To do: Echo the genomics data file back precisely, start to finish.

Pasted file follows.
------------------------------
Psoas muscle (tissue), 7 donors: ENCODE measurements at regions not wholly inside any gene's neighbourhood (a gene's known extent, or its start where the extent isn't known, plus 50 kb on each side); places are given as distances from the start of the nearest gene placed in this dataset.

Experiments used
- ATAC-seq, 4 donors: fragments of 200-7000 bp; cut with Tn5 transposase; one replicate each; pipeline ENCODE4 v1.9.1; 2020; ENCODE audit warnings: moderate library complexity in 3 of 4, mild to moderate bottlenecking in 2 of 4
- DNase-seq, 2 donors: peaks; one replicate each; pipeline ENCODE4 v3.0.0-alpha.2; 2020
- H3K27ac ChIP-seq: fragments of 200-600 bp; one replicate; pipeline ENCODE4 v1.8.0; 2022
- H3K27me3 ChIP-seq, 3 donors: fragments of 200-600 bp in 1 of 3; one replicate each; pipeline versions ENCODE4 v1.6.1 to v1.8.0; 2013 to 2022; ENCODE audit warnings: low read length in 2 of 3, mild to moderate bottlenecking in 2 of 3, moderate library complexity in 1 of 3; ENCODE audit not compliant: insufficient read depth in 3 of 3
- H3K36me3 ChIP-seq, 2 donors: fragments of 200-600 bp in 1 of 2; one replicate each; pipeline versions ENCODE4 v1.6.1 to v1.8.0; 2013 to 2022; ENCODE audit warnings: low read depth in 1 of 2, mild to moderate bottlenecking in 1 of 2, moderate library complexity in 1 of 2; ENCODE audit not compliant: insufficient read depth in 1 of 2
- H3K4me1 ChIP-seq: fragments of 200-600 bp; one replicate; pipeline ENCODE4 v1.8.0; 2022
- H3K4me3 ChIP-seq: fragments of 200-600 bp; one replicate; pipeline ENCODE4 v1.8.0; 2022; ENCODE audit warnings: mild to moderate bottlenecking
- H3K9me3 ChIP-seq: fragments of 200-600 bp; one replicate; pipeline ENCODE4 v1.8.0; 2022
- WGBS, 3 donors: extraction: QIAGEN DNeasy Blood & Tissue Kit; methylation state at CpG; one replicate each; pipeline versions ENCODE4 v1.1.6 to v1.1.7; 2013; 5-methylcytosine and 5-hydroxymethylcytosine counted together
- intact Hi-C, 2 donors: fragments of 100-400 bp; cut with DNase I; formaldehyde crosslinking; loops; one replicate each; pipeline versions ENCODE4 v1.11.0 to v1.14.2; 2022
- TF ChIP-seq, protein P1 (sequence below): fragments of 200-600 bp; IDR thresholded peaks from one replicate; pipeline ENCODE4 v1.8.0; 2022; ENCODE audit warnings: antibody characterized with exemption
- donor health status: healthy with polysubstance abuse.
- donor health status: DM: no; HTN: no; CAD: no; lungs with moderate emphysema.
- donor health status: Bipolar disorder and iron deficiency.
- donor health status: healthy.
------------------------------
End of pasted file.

Psoas muscle (tissue), 7 donors: ENCODE measurements at regions not wholly inside any gene's neighbourhood (a gene's known extent, or its start where the extent isn't known, plus 50 kb on each side); places are given as distances from the start of the nearest gene placed in this dataset.

Experiments used
- ATAC-seq, 4 donors: fragments of 200-7000 bp; cut with Tn5 transposase; one replicate each; pipeline ENCODE4 v1.9.1; 2020; ENCODE audit warnings: moderate library complexity in 3 of 4, mild to moderate bottlenecking in 2 of 4
- DNase-seq, 2 donors: peaks; one replicate each; pipeline ENCODE4 v3.0.0-alpha.2; 2020
- H3K27ac ChIP-seq: fragments of 200-600 bp; one replicate; pipeline ENCODE4 v1.8.0; 2022
- H3K27me3 ChIP-seq, 3 donors: fragments of 200-600 bp in 1 of 3; one replicate each; pipeline versions ENCODE4 v1.6.1 to v1.8.0; 2013 to 2022; ENCODE audit warnings: low read length in 2 of 3, mild to moderate bottlenecking in 2 of 3, moderate library complexity in 1 of 3; ENCODE audit not compliant: insufficient read depth in 3 of 3
- H3K36me3 ChIP-seq, 2 donors: fragments of 200-600 bp in 1 of 2; one replicate each; pipeline versions ENCODE4 v1.6.1 to v1.8.0; 2013 to 2022; ENCODE audit warnings: low read depth in 1 of 2, mild to moderate bottlenecking in 1 of 2, moderate library complexity in 1 of 2; ENCODE audit not compliant: insufficient read depth in 1 of 2
- H3K4me1 ChIP-seq: fragments of 200-600 bp; one replicate; pipeline ENCODE4 v1.8.0; 2022
- H3K4me3 ChIP-seq: fragments of 200-600 bp; one replicate; pipeline ENCODE4 v1.8.0; 2022; ENCODE audit warnings: mild to moderate bottlenecking
- H3K9me3 ChIP-seq: fragments of 200-600 bp; one replicate; pipeline ENCODE4 v1.8.0; 2022
- WGBS, 3 donors: extraction: QIAGEN DNeasy Blood & Tissue Kit; methylation state at CpG; one replicate each; pipeline versions ENCODE4 v1.1.6 to v1.1.7; 2013; 5-methylcytosine and 5-hydroxymethylcytosine counted together
- intact Hi-C, 2 donors: fragments of 100-400 bp; cut with DNase I; formaldehyde crosslinking; loops; one replicate each; pipeline versions ENCODE4 v1.11.0 to v1.14.2; 2022
- TF ChIP-seq, protein P1 (sequence below): fragments of 200-600 bp; IDR thresholded peaks from one replicate; pipeline ENCODE4 v1.8.0; 2022; ENCODE audit warnings: antibody characterized with exemption
- donor health status: healthy with polysubstance abuse.
- donor health status: DM: no; HTN: no; CAD: no; lungs with moderate emphysema.
- donor health status: Bipolar disorder and iron deficiency.
- donor health status: healthy.